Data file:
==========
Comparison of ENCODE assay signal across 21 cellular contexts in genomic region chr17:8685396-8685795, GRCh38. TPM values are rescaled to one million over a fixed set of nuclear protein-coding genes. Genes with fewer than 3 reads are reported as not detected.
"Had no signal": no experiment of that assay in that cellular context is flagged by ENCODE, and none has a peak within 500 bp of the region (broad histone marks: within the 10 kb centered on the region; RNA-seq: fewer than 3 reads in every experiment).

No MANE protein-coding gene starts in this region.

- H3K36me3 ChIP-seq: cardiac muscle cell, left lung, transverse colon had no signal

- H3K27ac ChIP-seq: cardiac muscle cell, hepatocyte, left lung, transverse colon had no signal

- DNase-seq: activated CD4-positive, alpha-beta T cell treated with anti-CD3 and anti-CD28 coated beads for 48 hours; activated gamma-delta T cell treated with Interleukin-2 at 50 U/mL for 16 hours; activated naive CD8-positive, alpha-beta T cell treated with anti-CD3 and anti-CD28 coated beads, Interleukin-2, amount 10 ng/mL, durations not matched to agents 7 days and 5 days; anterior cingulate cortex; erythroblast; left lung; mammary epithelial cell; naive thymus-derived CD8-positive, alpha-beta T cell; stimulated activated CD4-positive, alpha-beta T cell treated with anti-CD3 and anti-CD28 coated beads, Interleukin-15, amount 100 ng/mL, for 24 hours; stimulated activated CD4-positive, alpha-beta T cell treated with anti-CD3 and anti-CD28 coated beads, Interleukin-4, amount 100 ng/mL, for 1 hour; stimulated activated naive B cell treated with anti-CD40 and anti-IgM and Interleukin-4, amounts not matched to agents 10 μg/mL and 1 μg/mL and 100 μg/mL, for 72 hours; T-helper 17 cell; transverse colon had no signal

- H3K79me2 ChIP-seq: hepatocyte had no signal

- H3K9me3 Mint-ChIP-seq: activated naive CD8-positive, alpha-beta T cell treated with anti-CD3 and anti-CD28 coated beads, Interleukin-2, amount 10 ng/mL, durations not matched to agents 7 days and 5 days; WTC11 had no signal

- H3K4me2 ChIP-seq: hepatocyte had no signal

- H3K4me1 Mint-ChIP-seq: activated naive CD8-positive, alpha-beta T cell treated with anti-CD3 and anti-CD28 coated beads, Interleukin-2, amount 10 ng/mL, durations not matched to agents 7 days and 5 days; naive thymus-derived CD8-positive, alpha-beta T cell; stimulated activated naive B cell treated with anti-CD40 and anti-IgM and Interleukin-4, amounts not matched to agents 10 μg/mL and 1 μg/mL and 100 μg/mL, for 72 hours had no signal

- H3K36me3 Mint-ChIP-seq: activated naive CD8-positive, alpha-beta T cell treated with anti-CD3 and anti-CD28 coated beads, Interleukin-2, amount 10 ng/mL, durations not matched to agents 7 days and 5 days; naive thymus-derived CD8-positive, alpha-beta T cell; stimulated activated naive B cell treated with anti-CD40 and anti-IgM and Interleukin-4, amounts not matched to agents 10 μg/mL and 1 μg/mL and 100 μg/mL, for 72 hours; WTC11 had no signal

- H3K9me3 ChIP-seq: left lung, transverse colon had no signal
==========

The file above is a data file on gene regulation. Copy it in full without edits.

Comparison of ENCODE assay signal across 21 cellular contexts in genomic region chr17:8685396-8685795, GRCh38. TPM values are rescaled to one million over a fixed set of nuclear protein-coding genes. Genes with fewer than 3 reads are reported as not detected.
"Had no signal": no experiment of that assay in that cellular context is flagged by ENCODE, and none has a peak within 500 bp of the region (broad histone marks: within the 10 kb centered on the region; RNA-seq: fewer than 3 reads in every experiment).

No MANE protein-coding gene starts in this region.

- H3K36me3 ChIP-seq: cardiac muscle cell, left lung, transverse colon had no signal

- H3K27ac ChIP-seq: cardiac muscle cell, hepatocyte, left lung, transverse colon had no signal

- DNase-seq: activated CD4-positive, alpha-beta T cell treated with anti-CD3 and anti-CD28 coated beads for 48 hours; activated gamma-delta T cell treated with Interleukin-2 at 50 U/mL for 16 hours; activated naive CD8-positive, alpha-beta T cell treated with anti-CD3 and anti-CD28 coated beads, Interleukin-2, amount 10 ng/mL, durations not matched to agents 7 days and 5 days; anterior cingulate cortex; erythroblast; left lung; mammary epithelial cell; naive thymus-derived CD8-positive, alpha-beta T cell; stimulated activated CD4-positive, alpha-beta T cell treated with anti-CD3 and anti-CD28 coated beads, Interleukin-15, amount 100 ng/mL, for 24 hours; stimulated activated CD4-positive, alpha-beta T cell treated with anti-CD3 and anti-CD28 coated beads, Interleukin-4, amount 100 ng/mL, for 1 hour; stimulated activated naive B cell treated with anti-CD40 and anti-IgM and Interleukin-4, amounts not matched to agents 10 μg/mL and 1 μg/mL and 100 μg/mL, for 72 hours; T-helper 17 cell; transverse colon had no signal

- H3K79me2 ChIP-seq: hepatocyte had no signal

- H3K9me3 Mint-ChIP-seq: activated naive CD8-positive, alpha-beta T cell treated with anti-CD3 and anti-CD28 coated beads, Interleukin-2, amount 10 ng/mL, durations not matched to agents 7 days and 5 days; WTC11 had no signal

- H3K4me2 ChIP-seq: hepatocyte had no signal

- H3K4me1 Mint-ChIP-seq: activated naive CD8-positive, alpha-beta T cell treated with anti-CD3 and anti-CD28 coated beads, Interleukin-2, amount 10 ng/mL, durations not matched to agents 7 days and 5 days; naive thymus-derived CD8-positive, alpha-beta T cell; stimulated activated naive B cell treated with anti-CD40 and anti-IgM and Interleukin-4, amounts not matched to agents 10 μg/mL and 1 μg/mL and 100 μg/mL, for 72 hours had no signal

- H3K36me3 Mint-ChIP-seq: activated naive CD8-positive, alpha-beta T cell treated with anti-CD3 and anti-CD28 coated beads, Interleukin-2, amount 10 ng/mL, durations not matched to agents 7 days and 5 days; naive thymus-derived CD8-positive, alpha-beta T cell; stimulated activated naive B cell treated with anti-CD40 and anti-IgM and Interleukin-4, amounts not matched to agents 10 μg/mL and 1 μg/mL and 100 μg/mL, for 72 hours; WTC11 had no signal

- H3K9me3 ChIP-seq: left lung, transverse colon had no signal